There is strong evidence that most, if not all, of the cultured neurons in which nucleotides can inhibit the M-current are pyramidal neurons. First, when neurons that had produced a membrane current response to the P2Y1 nucleotides were subsequently stained with antibodies, they were positive for neurogranin (Fig. 2A). Second, the same neurons, plus the others not post-stained but giving an equivalent membrane current response, also showed the firing behavior expected for pyramidal cells. Finally, although some hippocampal interneurons have been reported to express Kv7 (KCNQ) channel subunits (Cooper et al., 2000) and can express M-currents (Lawrence et al., 2006), not all interneurons do so, whereas pyramidal cells consistently exhibit robust M-currents, both in situ (Storm, 1990; Peters et al., 2005) and in culture (Shah et al., 2002).
The inhibition of the M-current in hippocampal neurons through activation of their endogenous P2Y1 receptors was predicted from previous experiments on sympathetic neurons, in which the native M-current could be robustly and potently inhibited by adenosine nucleotides when P2Y1 receptors were expressed therein (Brown et al., 2000) (for a comparable effect in PC12 cells, see Moskvina et al., 2003). In these experiments, activation of expressed receptors with ADP also inhibited the N-type Ca2+ current in sympathetic neurons with equal potency (Brown et al., 2000). That shared function appears to extend also to hippocampal neurons, because J. M. Zhang et al. (2003) reported that ATP inhibited both somatic Ca2+ currents and glutamatergic excitatory transmission through a P2Y receptor in hippocampal cell cultures.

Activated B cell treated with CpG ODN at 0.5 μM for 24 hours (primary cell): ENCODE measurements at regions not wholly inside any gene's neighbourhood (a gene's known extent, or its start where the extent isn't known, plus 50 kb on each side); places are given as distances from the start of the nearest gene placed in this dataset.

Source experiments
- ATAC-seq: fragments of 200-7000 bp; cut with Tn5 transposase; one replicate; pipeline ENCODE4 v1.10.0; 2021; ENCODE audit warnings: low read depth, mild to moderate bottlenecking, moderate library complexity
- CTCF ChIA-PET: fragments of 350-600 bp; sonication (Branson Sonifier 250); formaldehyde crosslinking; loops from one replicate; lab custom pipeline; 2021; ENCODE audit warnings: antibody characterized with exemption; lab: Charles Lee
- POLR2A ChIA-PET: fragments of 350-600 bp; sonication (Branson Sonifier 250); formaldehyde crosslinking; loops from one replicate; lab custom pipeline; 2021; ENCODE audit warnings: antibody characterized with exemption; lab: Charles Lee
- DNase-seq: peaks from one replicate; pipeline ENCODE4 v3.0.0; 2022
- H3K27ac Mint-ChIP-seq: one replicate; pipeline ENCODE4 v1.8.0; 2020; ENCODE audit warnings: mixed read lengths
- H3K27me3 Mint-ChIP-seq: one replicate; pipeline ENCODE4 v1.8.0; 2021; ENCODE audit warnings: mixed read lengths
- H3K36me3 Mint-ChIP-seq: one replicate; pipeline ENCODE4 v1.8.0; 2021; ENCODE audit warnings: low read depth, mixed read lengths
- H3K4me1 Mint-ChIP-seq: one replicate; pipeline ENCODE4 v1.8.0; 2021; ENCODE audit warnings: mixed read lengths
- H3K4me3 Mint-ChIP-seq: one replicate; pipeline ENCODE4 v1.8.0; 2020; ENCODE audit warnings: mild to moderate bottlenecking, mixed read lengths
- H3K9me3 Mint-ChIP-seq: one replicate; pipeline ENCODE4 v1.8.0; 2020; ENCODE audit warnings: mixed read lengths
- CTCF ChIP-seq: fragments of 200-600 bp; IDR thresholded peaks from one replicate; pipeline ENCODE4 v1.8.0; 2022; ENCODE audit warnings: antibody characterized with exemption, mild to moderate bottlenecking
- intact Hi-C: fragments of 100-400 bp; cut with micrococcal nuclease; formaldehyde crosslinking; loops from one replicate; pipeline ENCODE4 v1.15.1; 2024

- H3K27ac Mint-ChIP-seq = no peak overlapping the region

Activation of endogenous P2Y receptors (including P2Y1 receptors) increases intracellular Ca2+ in mouse sympathetic neurons (Calvert et al., 2004), and previous experiments had suggested that the release of intracellular Ca2+ was responsible for M-current inhibition by UTP-sensitive P2Y receptors in rat sympathetic neurons (Bofill-Cardona et al., 2000). However, this appears not to apply to the effect of P2Y1 receptors in hippocampal neurons, because ADPβS did not produce a detectable increase in intracellular Ca2+, and M-current inhibition was unaffected by chelating intracellular Ca2+ with BAPTA-AM or by the Ca2+-ATPase inhibitor thapsigargin, which would be expected to deplete intracellular Ca2+ stores. As noted above, Kawamura et al. (2004) also found that P2Y1 receptor activation failed to release intracellular Ca2+ in pyramidal neurons in fresh hippocampal slices. Thus, our findings agree with previous conclusions regarding the inhibition of M-currents in frog sympathetic ganglia by their (unidentified) ATP-sensitive P2Y receptor (Stemkowski et al., 2002). Instead, in the latter, P2Y-mediated inhibition probably results from depletion of membrane PIP2 after PIP2 hydrolysis (Ford et al., 2003). We therefore suspect this to be the most likely mechanism for P2Y1-mediated M-current inhibition in hippocampal neurons.